Fielder’s production fell off in the second half, as he hit .264/.348/.394, and this season he’s been arguably the worst everyday player in baseball. WARP sees him as producing the sixth-worst overall value, with all five of the lower-WARP players—A.J. Pierzynski, Mark Teixeira, Dioner Navarro, Ryan Howard, Chris Coghlan—playing part-time or sitting on the disabled list. Fielder has started 67 of 72 games for the Rangers, hitting .203/.273/.325 with his usual bad defense and poor baserunning, which is how he’s the lone big leaguer with more than 200 plate appearances and a WARP worse than -1.0. Dating back to last year’s All-Star break Fielder has hit a combined .235/.313/.356 in 140 games.
Yu Darvish returns in full force, the Royals stage an unlikely comeback, and the Mariners embarrass themselves on the basepaths in new and creative ways.
The Weekend Takeaway
It only took 659 days, but Yu Darvish is back where he belongs: striking out the league’s best hitters and taking names. The 29-year-old returned to the major-league stage on Saturday afternoon, where he pitched for the first time since August 9, 2014, in front of a sellout crowd in Arlington, Texas.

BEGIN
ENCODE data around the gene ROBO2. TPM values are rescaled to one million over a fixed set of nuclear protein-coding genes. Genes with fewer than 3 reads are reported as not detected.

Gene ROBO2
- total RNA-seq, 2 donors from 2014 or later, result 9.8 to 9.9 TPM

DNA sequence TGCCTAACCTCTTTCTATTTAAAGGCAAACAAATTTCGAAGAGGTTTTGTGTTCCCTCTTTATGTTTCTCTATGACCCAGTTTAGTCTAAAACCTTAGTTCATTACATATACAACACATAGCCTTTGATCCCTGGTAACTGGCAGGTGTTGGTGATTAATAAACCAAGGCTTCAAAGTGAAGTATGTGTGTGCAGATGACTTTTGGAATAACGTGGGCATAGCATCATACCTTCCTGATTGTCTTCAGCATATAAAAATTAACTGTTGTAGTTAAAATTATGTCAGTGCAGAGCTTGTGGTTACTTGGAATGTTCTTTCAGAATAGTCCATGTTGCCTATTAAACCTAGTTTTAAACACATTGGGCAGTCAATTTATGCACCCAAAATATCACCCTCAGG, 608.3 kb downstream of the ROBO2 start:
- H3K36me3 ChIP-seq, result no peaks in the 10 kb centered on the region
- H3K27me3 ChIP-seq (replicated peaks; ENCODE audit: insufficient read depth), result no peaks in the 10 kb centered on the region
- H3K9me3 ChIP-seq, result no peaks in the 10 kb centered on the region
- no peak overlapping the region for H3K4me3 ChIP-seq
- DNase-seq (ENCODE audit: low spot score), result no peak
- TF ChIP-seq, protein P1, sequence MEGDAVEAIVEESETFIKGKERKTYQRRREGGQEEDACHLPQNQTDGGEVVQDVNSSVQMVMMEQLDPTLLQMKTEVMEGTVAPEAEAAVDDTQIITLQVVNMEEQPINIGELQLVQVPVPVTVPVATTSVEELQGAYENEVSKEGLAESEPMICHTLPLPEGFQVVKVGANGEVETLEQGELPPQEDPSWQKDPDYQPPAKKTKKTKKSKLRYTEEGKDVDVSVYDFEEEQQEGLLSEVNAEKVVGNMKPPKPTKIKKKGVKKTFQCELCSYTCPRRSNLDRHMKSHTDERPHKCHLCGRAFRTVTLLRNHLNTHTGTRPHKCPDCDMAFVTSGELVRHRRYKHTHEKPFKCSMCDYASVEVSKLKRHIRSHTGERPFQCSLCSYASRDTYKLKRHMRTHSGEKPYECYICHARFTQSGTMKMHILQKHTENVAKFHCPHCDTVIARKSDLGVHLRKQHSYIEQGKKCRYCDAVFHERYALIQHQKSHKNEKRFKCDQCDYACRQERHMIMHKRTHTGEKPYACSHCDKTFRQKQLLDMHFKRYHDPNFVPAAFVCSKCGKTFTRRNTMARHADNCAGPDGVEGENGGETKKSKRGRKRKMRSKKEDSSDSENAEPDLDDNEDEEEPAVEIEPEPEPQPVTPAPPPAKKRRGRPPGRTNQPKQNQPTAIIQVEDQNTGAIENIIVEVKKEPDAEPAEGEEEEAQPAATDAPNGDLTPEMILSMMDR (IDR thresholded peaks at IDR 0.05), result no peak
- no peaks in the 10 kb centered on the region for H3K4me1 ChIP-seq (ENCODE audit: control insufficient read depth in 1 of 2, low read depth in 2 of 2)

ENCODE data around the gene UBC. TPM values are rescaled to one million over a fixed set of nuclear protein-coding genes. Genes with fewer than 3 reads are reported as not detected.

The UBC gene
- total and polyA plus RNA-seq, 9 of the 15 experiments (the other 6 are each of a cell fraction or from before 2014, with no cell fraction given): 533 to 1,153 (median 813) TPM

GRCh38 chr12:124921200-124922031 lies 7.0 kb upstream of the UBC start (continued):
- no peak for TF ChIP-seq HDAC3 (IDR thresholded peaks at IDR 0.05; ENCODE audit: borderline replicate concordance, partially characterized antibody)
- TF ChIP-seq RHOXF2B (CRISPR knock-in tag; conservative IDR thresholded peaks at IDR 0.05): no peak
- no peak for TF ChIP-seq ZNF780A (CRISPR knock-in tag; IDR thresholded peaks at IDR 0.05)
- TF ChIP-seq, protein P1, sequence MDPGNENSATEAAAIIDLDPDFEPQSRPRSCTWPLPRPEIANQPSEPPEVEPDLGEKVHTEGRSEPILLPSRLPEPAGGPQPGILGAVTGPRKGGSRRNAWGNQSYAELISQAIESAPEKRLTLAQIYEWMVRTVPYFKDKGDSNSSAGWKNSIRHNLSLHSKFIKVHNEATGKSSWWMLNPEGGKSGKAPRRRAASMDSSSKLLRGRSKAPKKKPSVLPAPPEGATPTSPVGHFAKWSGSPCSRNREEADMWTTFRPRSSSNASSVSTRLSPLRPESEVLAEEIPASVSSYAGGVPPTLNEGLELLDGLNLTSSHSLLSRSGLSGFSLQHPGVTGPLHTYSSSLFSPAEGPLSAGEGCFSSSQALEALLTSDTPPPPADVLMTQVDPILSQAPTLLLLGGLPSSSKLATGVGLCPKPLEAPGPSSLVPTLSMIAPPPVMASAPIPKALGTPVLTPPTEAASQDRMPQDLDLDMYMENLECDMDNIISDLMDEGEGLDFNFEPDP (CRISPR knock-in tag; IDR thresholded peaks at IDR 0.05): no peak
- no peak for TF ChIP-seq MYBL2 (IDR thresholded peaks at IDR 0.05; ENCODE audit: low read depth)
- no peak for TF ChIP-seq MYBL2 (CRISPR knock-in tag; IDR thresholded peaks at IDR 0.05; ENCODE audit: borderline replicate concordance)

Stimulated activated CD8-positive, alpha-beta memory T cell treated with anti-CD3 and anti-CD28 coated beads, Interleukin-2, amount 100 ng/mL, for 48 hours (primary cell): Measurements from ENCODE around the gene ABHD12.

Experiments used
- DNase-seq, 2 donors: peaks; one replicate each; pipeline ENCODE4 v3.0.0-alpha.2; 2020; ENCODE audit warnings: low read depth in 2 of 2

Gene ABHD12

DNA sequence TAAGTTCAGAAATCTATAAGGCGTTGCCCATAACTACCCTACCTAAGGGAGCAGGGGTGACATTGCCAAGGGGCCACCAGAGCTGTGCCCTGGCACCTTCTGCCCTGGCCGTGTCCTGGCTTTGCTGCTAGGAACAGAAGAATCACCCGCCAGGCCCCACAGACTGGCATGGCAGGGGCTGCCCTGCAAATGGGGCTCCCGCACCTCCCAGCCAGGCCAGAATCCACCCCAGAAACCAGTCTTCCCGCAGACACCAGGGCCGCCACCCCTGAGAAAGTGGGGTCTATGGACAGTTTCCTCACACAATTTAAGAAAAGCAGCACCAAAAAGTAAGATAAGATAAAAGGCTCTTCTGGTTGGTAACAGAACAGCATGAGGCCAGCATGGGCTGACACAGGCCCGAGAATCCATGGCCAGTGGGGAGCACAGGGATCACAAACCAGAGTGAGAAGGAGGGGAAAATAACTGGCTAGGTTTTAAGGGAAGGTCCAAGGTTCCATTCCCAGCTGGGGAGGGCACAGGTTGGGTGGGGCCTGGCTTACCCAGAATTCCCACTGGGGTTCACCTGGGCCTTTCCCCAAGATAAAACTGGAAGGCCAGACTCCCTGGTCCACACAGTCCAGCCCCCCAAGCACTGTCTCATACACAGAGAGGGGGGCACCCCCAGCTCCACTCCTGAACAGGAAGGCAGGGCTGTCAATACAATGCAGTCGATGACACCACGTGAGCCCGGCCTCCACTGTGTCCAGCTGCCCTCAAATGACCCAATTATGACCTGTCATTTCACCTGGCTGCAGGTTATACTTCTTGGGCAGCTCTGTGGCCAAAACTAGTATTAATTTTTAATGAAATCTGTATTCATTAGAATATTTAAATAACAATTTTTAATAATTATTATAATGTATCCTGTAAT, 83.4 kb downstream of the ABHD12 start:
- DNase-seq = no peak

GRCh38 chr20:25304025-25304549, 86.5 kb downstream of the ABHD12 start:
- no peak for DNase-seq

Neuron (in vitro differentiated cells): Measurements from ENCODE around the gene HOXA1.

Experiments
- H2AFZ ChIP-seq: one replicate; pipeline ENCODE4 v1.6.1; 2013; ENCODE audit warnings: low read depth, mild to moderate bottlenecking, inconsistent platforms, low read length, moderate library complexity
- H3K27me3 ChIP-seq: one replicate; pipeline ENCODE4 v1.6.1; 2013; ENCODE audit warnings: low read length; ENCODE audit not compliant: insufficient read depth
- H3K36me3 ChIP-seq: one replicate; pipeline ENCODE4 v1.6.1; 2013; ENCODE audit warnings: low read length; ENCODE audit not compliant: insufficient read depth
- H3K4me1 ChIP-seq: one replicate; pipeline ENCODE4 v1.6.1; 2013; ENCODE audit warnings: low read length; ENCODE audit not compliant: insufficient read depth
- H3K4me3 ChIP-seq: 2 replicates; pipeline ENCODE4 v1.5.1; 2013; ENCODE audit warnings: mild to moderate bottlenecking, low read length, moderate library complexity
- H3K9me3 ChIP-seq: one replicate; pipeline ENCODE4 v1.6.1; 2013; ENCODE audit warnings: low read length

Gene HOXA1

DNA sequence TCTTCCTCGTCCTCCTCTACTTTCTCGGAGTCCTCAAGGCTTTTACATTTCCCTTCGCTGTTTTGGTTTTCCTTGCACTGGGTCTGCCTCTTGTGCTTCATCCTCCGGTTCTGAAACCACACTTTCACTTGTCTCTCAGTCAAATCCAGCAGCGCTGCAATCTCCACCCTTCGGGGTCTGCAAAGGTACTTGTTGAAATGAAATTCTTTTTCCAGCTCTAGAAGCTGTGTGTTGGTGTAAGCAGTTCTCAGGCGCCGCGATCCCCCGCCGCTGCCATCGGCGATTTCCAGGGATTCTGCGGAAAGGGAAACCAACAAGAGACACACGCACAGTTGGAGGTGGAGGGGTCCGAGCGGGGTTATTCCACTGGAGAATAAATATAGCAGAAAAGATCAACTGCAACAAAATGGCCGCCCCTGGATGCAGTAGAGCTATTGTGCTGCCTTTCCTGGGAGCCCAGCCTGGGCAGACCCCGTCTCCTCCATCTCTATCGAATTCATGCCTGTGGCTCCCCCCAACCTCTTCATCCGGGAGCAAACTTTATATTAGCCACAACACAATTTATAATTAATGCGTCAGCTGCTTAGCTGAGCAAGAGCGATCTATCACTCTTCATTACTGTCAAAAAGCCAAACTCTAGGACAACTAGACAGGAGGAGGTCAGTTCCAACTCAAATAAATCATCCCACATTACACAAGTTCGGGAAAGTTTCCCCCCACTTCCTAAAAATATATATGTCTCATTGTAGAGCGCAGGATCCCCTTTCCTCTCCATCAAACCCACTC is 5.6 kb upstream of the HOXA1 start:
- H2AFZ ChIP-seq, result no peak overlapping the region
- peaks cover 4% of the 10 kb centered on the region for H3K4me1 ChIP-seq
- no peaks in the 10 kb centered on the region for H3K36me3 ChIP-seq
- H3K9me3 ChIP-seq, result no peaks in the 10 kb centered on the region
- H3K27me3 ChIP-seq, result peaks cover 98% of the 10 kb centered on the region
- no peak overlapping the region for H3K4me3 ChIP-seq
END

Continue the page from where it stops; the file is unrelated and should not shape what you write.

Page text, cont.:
The same team that employed Willy Aybar, Josh Lueke and Josh Sale has also made a number of positive contributions to the cause--which is unusual for major-league baseball.
For Jake Odorizzi, Rays pitcher, husband, father, the decision to step up to fight domestic violence was so easy.
Sometimes it’s seemed, rather obviously, that there’s a code players follow about such things. Players will donate their time, money and voices to other causes in need of resources and attention. MLB has championed many causes that are woven into the fabric of the baseball experience, particularly research and funding to fight ALS (Lou Gehrig’s Disease). That work has been admirable and helped improve many lives. But when it comes to relationship violence, well, we’re getting into a tricky area, aren’t we?